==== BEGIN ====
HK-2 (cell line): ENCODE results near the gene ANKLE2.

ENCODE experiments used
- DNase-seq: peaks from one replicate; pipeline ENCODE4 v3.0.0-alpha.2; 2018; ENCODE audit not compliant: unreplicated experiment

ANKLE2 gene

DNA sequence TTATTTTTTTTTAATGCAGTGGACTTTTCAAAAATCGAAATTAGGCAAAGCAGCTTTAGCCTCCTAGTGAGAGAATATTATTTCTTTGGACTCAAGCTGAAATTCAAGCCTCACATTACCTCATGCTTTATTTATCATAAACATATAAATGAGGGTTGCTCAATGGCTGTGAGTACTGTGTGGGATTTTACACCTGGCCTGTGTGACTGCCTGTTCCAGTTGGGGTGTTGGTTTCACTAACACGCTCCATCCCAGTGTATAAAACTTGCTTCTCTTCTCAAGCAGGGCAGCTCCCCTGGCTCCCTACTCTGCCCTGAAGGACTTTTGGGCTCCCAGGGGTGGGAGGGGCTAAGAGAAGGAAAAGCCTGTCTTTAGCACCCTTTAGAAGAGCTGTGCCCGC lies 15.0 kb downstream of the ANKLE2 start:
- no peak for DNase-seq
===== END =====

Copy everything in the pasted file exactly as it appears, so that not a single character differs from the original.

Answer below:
HK-2 (cell line): ENCODE results near the gene ANKLE2.

ENCODE experiments used
- DNase-seq: peaks from one replicate; pipeline ENCODE4 v3.0.0-alpha.2; 2018; ENCODE audit not compliant: unreplicated experiment

ANKLE2 gene

DNA sequence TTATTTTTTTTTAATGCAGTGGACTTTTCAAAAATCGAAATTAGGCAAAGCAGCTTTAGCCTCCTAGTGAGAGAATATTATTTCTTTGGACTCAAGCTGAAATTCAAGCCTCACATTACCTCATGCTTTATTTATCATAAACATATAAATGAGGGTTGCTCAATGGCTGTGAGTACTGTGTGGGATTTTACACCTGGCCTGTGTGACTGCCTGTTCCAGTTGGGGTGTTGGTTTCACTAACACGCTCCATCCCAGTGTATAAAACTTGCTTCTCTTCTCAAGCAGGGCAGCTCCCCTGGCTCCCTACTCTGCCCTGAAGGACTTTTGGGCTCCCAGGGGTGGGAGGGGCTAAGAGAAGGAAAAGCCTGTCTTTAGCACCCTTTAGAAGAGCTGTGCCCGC lies 15.0 kb downstream of the ANKLE2 start:
- no peak for DNase-seq